Sounding realistic

Do you sometimes cuss? Might a word your grandmother would have frowned upon escape your lips if you accidentally catch your finger in a closing door? Or maybe you tend to spice up your language with a steady supply of colorful words?

If answering makes you uncomfortable or if your answers are steadfastly negative, then consider another question: Do you know anyone who issues an occasional, mild curse?

I suspect that most of us who get out much have encountered people who use at least mild profanities with such ease that it’s obviously second nature. For better or worse, it helps identify them to a degree.

The question for a writer is whether a cursing character is necessary or beneficial to driving the story.

When I wrote JP Weiscarver’s introductory story, “The Reporter and the Ferret,” I had a couple of the characters who dropped the mildest of cuss words at certain times. I did so because they seemed natural for that person in that setting.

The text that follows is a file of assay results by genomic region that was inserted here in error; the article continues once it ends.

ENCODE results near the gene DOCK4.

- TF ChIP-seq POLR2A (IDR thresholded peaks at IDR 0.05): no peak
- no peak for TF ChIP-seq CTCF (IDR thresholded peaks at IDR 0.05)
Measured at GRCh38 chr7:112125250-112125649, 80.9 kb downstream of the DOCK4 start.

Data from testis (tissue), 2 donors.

After the story was e-published, a woman wrote and asked if the story was suitable for a younger audience. I said the story line was but advised her about the “language” and further asked for her feedback. I later heard from her that she loved the book, but she did not address the age-appropriateness question.

That got me to thinking. Was the language necessary? Sure, it was appropriate for the story, but was it worth it to have to explain to parents considering the book for young readers?

I went through the book looking at every cuss word – maybe 8-12 in all – and not a one was needed. The decision was made. In my opinion, I can tell a story without the colorful language and all was removed from future editions.

What is your opinion on cursing in a story?

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